“The reason you’re seeing the relatively slow increase in the sale of ancillaries by legacy carriers is because of the constraints that exist and antiquated technologies that are embedded in the marketplace,” says Peri, citing, for example, the inherent limitations of e-tickets, which don’t list additional services or products; and the Electronic Miscellaneous Document, which does track the sale and usage of ancillaries such as excess baggage fees but “add complexity to what should be a very simple transaction”.
“It’s nonsense in a digital age but we’re simulating paper,” he says. “And that creates massive limitations for traditional airlines that are trying to sell ancillaries. That money still goes by way of the Billing and Settlement Plan [IATA’s payment gateway for agents]; there is a separate one for each country, and anyone who wants to sell internationally has to join every BSP. If they don’t, they don’t have a simple way to collect their money. I was with IBM for many years, and our clients were retailers, distribution companies, and I got involved in the airline industry, and said, ‘I don’t know how any airline can communicate that revenues are accurate with these dysfunctional systems.’ Most people in the airline industry don’t realize what the underlying dysfunction is. Airlines really only have half a system.”
Both Radixx and Farelogix believe the industry needs to start with a clean slate, outside of GDSs. “Completely redesign the marketplace based on current demands and requirements,” suggests Edwards. “I don’t think the GDSs have the ability to do that, and companies like Farelogix are taking care of that for them. Unless they come up with an approach that meets the requirements of the travel providers, there will be a lot of consolidation by the GDSs. And that would be best thing to ensure their long-term survival – consolidation.” Under the new marketplace envisaged by Farelogix, GDSs would “have to find out where they play in that world … I think their role changes, and becomes more of a payment and transaction processing center than they do a booking agent,” he opines.
The advantage for Farelogix’s airline customers, says Edwards, is that they don’t have to throw away their investment in Farelogix. “They can continue to build on their capabilities and the products they can offer with Farelogix’s distribution engine, expand on that, and there isn’t any throwaway costs. The new marketplace doesn’t exist today. Farelogix is solving the big problem first – let’s ensure fares offered through intermediaries can be bundled with ancillaries, and we can do that very effectively – and we can also give them a path to the new marketplace.”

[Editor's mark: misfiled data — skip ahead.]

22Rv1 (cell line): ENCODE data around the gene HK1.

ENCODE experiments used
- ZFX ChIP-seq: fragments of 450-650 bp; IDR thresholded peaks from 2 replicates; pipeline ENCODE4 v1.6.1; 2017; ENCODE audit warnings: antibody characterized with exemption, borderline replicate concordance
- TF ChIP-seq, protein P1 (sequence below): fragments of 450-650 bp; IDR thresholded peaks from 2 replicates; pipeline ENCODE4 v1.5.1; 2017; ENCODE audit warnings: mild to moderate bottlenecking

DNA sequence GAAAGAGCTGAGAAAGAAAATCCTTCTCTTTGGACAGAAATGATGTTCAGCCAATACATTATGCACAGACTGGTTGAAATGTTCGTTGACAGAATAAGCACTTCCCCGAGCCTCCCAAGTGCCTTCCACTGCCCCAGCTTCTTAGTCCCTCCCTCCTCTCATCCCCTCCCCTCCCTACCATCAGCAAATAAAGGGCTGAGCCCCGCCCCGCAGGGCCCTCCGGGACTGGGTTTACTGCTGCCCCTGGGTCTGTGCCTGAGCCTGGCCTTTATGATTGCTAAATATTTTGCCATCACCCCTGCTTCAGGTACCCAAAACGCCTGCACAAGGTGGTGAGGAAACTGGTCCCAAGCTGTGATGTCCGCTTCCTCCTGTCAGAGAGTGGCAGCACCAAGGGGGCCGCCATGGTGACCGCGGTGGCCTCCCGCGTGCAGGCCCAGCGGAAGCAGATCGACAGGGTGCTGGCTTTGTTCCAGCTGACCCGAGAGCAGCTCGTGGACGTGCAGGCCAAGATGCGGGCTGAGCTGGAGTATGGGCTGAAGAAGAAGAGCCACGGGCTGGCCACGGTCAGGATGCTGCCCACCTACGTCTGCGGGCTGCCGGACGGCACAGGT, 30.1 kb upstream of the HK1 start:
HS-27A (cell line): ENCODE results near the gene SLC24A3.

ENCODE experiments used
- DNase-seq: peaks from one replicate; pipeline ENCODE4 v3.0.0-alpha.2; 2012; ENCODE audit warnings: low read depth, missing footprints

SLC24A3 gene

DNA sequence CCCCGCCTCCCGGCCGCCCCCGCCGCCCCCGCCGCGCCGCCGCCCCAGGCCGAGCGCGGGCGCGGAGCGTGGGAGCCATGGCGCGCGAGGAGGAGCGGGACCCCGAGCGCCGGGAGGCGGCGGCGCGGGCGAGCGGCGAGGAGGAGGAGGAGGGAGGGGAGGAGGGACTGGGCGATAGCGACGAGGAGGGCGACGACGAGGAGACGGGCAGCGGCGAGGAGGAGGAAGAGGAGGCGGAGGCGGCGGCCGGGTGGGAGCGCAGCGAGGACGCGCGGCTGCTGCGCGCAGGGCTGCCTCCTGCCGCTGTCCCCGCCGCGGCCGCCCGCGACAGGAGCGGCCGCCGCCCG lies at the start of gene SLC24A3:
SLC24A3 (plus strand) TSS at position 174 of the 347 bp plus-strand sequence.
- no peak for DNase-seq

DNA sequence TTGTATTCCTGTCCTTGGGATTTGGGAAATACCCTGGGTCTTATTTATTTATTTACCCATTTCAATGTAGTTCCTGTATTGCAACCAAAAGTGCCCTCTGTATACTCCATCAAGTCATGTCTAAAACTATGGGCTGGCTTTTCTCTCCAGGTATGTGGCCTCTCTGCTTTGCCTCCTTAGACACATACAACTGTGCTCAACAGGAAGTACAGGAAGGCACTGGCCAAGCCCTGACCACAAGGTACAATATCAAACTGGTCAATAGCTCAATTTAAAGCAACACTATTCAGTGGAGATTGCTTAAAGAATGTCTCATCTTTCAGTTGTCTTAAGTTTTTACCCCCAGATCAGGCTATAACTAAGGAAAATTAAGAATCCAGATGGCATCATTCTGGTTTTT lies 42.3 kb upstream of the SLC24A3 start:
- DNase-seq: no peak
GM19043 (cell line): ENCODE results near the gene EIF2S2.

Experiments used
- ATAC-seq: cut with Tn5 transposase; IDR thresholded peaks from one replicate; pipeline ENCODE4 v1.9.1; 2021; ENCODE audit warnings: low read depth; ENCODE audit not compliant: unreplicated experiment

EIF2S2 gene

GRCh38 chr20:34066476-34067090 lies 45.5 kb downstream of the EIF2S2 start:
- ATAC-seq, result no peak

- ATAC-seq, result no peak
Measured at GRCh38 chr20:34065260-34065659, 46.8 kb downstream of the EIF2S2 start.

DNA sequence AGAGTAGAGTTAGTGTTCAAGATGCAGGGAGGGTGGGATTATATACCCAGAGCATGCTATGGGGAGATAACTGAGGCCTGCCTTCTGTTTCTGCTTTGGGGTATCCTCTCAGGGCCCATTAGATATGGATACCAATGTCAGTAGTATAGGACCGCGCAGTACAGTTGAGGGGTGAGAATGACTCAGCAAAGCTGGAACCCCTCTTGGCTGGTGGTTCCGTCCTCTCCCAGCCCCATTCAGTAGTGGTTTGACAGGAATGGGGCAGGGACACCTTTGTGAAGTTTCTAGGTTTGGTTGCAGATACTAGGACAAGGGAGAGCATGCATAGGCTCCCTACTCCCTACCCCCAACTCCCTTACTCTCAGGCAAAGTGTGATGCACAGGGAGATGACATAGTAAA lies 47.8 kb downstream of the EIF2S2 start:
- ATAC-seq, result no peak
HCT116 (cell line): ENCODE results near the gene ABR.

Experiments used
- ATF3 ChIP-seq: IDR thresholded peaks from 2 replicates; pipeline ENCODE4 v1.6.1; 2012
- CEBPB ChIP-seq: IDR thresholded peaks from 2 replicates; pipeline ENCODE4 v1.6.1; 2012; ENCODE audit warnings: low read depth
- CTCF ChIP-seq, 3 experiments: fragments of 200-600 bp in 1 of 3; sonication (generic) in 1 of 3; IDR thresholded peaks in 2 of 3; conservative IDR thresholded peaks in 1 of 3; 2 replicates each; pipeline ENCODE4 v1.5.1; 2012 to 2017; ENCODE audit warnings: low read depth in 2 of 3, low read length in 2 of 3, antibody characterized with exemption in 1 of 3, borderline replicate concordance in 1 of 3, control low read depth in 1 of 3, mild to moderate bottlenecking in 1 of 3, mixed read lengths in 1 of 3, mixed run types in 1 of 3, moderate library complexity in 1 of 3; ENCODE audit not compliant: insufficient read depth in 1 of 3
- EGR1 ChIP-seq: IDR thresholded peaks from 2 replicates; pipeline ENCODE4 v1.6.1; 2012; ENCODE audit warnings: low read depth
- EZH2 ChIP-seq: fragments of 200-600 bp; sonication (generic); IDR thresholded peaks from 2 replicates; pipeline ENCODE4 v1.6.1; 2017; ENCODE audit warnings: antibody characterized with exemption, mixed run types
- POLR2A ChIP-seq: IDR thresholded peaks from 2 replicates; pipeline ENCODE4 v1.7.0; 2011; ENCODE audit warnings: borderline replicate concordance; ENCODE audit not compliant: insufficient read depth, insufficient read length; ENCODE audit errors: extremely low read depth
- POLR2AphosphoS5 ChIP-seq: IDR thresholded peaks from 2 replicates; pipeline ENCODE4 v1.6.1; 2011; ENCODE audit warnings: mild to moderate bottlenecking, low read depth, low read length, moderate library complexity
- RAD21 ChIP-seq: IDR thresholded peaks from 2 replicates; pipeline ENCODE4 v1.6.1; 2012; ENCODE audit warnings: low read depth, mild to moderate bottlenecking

Acknowledging that Radixx sees the market and opportunities somewhat differently than Farelogix – Radixx is largely focused on delivering reservation systems to airlines in the developing world, facilitating the sale of “anything through any channel using any form of payment”, including cash – Peri says “in essence” Radixx has the same goal to help facilitate a shake-up.
“I think there are options that we would envision available in the next year or so [for legacy airlines] that are totally new to the industry. Anything that would be new would have to be implemented in parallel to what is old. Our judgment on the industry is that it is largely risk averse and the easiest way to do things is in tandem, and creating new channels rather than seeking to just replace in one fell swoop the old channels. Consumers typically pursue the lowest cost, most efficient and most effective distribution means. You can certainly see the demand with what Lufthansa has done in charging 16 Euros per ticket coupon for travel agents that go through the GDSs.”
The fee comes as Lufthansa’s efforts to develop NDC-type “direct connect” booking channels are generating strong interest among industry partners, notes Lufthansa German Airlines chief commercial officer Jens Bischof. “The market is clearly ready for innovations and developments of this kind.”
Says Peri, “I’m sure there are many other airlines who would love to do the same. I think that technology will ultimately be the wave that the airlines ride to freedom.”